overdrive, bolstering at the cellular level the body’s
capacity to resist a wide range of malfunctions.
molecule [Nrf2] is responsible for shouting out to cells, ‘You’re
in trouble; you’re being attacked by sunlight, by
ultraviolet light, by toxins. You’ve got to up your game,
you’ve got to enhance your protective strategy,’"
Fahey said. "Nrf2 is a crucial regulator, and
sulforaphane is one of the most potent inducers of that
the liver of a normal person creates energy by producing
glucose, a type of sugar, and releasing it in regulated
amounts into the bloodstream, individuals with Type II
diabetes can produce as much as three times the needed amount.
malfunction occurs because a patient’s cells have been
weakened by exposure to stressful conditions, the Swedes
theorized, perhaps sulforaphane would help.
research proceeded in three phases.
they chose more than 3,800 drugs whose gene signatures they
saw as likely to match up well against the pattern of gene
expression associated with Type II diabetes.
found through a complex form of mathematical cross-referencing
that sulforaphane overlapped most closely with the diabetic
group then began working with Fahey, who is known for the
highly potent freeze-dried form of broccoli sprout extract he
creates at Hopkins.
of experiments using the extract showed that sulforaphane
reduced the overproduction of glucose in liver cells the
scientists had grown in a lab — and that it did the same in
the livers of rats with diabetes.
final step was to test sulforaphane in humans. The team
conducted a 12-week randomized study involving 97 adults with
Type II diabetes. About a third of them had a form of the
disease that the widely used drug metformin and recommended
lifestyle changes had failed to control.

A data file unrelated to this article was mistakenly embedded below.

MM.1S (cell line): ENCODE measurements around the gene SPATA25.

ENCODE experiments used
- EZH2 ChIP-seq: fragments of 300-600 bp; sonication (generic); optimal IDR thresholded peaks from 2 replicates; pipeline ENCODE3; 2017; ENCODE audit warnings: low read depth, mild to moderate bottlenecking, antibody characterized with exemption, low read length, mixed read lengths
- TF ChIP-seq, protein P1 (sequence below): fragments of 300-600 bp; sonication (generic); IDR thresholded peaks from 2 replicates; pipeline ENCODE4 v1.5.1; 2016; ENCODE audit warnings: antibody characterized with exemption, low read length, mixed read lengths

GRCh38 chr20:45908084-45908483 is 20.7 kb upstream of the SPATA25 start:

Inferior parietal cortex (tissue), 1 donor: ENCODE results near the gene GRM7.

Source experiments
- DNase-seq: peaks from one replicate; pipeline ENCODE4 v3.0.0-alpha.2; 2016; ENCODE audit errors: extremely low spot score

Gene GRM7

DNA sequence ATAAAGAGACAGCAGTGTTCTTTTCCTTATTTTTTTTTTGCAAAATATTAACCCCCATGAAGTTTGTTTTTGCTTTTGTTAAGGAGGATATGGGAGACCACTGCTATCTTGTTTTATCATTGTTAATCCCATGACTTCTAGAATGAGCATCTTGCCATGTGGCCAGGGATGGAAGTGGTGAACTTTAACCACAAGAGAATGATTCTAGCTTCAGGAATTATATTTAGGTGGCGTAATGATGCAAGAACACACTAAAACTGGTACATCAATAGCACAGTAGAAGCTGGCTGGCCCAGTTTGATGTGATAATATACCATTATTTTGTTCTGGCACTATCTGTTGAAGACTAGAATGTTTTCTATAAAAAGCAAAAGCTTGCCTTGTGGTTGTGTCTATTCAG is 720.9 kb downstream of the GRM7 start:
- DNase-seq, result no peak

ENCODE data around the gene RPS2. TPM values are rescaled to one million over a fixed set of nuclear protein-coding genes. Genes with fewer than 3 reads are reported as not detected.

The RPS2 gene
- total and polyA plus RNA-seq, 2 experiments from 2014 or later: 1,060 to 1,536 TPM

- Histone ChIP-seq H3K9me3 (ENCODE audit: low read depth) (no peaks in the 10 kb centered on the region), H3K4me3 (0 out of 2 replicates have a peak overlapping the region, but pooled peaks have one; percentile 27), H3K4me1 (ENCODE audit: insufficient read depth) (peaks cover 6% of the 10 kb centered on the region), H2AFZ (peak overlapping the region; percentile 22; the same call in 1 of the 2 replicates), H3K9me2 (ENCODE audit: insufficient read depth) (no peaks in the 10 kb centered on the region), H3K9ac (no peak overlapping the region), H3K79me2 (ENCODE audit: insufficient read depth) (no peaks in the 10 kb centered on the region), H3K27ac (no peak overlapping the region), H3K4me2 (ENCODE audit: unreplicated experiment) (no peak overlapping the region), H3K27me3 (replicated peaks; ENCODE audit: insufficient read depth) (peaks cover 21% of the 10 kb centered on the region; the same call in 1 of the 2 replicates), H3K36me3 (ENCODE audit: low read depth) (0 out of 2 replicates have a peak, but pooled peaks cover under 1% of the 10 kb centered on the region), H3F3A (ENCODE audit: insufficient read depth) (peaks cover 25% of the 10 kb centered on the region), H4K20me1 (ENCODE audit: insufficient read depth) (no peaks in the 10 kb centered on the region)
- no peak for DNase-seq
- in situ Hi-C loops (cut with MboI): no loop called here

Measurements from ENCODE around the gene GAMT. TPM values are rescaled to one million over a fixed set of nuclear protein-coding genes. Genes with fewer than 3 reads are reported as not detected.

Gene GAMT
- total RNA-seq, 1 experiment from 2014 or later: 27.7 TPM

researchers gave about half of the group a dose of the extract
each day, the rest a placebo.
who received the extract saw a decrease by an average of 10
percent in their glucose levels — enough, the team says, to
reduce complications in the eyes, kidney and blood.
with the least controlled cases of diabetes — and subjects
who were obese — saw the greatest drops. Subjects who were
not obese experienced no appreciable change.
Ho, a nutritional biochemist at Oregon State University, also
has studied the health effects of sulforaphane.
results of the study are "definitely promising" even
though "a more comprehensive study with a larger study
group is needed, especially to tease out long-term safety and
the sustainability of effects in patients," said Ho, the
director of Moore Family Center for Whole Grain Foods,
Nutrition and Preventive Health at Oregon State.
agreed that the study calls for follow-up.
want to see other people replicate your results or go them one
better," he says.
are more than enough to support the belief Fahey and his
Hopkins colleagues have long promoted — that science has
shown people don’t have to wait until they develop
full-blown illness to fortify their health.
balanced diet that contains plenty of well chosen whole foods,
he said — including broccoli sprouts, the cruciferous
vegetable with the most sulforaphane — can provide a range
of nutrients that work with the body to forestall illness and
extend our "healthspan" in life.
a patient man, Fahey struggles to hide his frustration when he
talks about Americans and their eating habits. Science clearly
shows that a diet centered on fresh, whole foods can ward off
fathom why so many people still have an appetite for junk
has been an uphill slog to convince people to eat a healthy
overall diet," he says. "We’ll keep trying to get
the word out."